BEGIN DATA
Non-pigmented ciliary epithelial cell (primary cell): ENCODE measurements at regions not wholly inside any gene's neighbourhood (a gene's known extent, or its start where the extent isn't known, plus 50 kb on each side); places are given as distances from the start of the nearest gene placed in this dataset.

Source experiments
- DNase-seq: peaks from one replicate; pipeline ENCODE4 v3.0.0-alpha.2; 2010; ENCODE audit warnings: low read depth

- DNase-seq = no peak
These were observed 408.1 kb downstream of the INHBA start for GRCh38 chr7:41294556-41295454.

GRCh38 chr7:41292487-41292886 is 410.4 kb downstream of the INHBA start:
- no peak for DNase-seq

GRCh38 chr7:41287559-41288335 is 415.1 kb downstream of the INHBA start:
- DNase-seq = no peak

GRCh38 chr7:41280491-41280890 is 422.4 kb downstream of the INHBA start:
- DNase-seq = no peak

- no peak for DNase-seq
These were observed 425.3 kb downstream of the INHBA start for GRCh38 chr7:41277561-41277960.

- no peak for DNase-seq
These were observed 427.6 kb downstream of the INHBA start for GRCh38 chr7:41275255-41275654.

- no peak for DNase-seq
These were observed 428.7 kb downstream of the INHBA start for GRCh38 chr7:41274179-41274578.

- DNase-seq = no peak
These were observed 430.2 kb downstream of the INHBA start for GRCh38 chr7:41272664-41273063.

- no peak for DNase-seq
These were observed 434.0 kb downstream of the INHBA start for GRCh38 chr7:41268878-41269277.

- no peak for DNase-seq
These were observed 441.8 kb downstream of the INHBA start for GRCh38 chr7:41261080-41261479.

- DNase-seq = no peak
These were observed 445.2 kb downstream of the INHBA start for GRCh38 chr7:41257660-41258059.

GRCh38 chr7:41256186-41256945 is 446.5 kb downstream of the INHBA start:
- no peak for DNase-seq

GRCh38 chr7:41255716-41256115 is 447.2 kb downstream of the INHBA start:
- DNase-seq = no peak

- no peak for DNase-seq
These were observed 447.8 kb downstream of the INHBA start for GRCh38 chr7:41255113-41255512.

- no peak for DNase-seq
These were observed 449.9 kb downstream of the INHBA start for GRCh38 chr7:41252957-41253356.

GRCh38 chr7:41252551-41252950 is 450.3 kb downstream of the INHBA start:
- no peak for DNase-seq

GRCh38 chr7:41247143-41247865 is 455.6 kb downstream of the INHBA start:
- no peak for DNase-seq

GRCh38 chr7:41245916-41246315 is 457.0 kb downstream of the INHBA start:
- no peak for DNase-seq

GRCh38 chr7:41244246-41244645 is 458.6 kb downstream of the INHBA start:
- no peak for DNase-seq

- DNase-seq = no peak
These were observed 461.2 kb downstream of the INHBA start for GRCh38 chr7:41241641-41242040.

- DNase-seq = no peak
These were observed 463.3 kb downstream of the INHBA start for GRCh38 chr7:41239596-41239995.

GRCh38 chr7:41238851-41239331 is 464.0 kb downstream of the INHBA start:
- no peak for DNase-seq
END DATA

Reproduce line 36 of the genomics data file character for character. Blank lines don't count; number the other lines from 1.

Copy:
GRCh38 chr7:41247143-41247865 is 455.6 kb downstream of the INHBA start: